While Baltimore is remembered for the city’s role in fabricating ships and railcars, the companies that made the large machines required to build those ships and railcars have largely been forgotten. The Detrick & Harvey Machine Company buildings is one of the last remnants of Baltimore’s place in the history of machinery manufacture.
The Detrick & Harvey Machine Company began downtown, a block from the Inner Harbor, in an area of Baltimore where both the buildings and, ultimately, the streets themselves were lost to the 1904 Fire. Before Jacob S. Detrick founded his machine company on Preston Street, he operated the Enterprise Machine Works (featured in the 1882 volume “Industries of Maryland”). Around 1883, Alexander Harvey, a recent graduate of Harvard University and Baltimore native, joined Detrick in his machine shop by and the two soon formed the partnership of Detrick & Harvey.
The company outgrew Detrick's original downtown location by 1885 and moved north to Preston Street just east of the Jones Falls. There they began the construction of an impressive factory complex. Around 1890, the company’s name changed to the Detrick & Harvey Machine Company. They were well known for their metal working machines, notably their planers and the band saw filing machine first offered by Enterprise Machine Works. Alexander Harvey passed away in 1914 at age 57.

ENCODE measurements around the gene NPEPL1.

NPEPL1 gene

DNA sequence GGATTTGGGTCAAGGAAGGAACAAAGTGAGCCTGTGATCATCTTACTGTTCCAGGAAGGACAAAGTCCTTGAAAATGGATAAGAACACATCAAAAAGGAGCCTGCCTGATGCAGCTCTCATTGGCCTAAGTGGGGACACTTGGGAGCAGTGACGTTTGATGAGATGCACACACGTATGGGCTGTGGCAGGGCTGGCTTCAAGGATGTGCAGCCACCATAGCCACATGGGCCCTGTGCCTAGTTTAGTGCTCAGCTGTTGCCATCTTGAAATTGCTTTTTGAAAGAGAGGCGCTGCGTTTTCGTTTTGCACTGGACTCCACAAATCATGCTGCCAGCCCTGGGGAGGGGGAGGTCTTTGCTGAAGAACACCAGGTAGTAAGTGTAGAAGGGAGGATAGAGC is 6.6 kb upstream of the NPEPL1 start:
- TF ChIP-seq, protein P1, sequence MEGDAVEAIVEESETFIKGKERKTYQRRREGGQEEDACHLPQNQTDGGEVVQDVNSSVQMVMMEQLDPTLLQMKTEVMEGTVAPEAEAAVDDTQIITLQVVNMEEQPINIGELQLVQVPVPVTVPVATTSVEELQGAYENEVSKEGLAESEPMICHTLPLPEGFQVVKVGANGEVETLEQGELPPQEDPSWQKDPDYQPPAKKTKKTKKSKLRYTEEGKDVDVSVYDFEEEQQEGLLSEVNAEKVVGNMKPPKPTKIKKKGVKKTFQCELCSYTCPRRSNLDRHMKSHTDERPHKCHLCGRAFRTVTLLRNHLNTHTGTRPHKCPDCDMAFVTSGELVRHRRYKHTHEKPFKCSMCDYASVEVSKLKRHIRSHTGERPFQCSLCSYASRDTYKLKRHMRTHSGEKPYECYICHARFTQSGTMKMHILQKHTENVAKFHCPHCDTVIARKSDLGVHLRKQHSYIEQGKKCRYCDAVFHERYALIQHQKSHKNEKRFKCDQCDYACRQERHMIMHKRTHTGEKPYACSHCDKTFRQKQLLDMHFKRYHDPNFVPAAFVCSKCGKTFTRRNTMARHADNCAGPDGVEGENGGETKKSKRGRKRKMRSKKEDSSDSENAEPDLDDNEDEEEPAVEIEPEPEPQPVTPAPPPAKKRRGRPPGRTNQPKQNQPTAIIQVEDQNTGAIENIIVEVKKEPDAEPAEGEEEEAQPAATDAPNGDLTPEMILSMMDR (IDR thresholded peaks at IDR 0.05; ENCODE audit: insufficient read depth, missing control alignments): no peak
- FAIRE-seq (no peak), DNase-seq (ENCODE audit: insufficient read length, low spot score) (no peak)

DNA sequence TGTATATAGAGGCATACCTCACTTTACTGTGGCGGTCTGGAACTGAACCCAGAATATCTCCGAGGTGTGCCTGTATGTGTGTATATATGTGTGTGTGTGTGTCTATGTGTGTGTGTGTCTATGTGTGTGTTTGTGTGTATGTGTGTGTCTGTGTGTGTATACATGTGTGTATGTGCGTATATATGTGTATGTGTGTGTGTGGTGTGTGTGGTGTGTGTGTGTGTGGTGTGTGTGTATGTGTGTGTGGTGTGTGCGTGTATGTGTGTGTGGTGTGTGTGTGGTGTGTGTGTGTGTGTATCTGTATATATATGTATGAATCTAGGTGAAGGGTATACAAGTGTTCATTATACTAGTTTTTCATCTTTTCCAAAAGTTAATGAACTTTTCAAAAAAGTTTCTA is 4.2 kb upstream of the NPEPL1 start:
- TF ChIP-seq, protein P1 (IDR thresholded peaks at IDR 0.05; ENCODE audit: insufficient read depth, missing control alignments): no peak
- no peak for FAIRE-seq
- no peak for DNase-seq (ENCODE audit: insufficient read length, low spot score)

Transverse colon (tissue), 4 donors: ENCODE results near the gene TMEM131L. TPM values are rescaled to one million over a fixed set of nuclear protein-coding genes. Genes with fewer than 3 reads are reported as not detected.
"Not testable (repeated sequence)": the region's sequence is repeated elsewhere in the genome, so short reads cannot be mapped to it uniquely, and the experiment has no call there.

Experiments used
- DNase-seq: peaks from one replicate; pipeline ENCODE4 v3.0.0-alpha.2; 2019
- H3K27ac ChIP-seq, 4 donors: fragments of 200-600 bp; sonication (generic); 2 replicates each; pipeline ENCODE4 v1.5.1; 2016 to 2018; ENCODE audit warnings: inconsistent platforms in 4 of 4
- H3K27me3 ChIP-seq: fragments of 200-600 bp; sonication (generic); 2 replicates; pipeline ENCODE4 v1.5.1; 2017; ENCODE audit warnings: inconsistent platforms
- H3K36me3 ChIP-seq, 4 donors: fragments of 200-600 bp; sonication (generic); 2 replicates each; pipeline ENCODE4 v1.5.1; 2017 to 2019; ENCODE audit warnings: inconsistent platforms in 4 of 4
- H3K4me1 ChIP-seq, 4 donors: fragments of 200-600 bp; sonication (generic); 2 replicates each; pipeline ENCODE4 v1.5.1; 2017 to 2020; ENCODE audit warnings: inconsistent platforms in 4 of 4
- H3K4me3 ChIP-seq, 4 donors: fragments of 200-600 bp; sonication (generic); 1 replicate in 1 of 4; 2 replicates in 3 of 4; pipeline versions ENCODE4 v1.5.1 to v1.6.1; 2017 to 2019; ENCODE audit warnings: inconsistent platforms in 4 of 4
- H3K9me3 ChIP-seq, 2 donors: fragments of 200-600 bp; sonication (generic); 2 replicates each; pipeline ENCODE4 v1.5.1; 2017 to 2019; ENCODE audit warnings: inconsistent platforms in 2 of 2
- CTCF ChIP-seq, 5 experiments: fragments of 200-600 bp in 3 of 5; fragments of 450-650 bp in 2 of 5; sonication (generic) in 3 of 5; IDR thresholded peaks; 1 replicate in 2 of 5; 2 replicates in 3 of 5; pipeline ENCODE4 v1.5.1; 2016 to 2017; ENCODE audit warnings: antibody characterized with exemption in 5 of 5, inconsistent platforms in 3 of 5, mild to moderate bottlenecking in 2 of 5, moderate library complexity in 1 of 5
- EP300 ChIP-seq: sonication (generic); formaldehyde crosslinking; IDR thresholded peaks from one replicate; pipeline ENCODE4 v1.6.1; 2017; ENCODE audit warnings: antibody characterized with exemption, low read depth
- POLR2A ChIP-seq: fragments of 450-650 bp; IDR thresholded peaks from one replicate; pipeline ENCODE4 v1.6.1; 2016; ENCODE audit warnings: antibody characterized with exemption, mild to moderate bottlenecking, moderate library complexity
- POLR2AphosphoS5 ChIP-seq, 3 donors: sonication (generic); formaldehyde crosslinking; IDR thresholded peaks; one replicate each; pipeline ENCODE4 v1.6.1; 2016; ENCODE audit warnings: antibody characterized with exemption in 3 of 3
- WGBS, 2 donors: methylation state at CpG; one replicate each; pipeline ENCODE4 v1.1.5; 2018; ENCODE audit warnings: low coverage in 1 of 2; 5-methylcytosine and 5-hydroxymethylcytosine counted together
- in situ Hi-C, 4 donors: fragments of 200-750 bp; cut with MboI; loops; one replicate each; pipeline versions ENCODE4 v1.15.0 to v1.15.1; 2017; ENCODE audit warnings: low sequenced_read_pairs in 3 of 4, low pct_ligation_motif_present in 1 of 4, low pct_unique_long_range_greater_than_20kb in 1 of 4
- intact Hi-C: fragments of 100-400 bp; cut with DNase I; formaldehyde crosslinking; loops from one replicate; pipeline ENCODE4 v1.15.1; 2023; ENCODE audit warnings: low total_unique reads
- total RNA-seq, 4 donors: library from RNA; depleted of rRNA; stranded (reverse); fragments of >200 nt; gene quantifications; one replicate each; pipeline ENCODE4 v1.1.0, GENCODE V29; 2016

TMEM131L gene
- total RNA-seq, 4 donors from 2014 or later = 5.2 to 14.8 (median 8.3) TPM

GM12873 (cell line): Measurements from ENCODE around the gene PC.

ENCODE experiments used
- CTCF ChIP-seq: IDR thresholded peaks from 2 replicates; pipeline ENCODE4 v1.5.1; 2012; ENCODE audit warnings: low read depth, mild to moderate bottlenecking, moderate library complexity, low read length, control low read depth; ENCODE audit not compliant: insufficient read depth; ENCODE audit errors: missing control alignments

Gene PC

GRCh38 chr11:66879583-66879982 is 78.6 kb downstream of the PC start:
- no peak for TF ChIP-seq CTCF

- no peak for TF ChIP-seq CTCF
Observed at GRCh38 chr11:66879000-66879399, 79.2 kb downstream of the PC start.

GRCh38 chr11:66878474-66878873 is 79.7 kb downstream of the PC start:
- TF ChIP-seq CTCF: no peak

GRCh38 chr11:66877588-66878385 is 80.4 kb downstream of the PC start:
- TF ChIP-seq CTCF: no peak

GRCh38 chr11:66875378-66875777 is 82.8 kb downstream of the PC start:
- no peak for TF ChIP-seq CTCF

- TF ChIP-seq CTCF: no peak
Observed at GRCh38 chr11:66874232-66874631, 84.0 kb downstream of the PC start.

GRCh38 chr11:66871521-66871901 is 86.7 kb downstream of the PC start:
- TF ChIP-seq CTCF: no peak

The next year, on August 17, 1915, the Bethlehem Steel Company purchased the company and the complex became the Bethlehem Steel Detrick & Harvey Plant. Examples of large D & H machines are in two notable local collections: a large planer at the Baltimore & Ohio Railroad Museum's repair facility and another at the Baltimore Museum of Industry. The Yellow Cab Company purchased the facility in 1929 and continue to operate there until the early 1980s.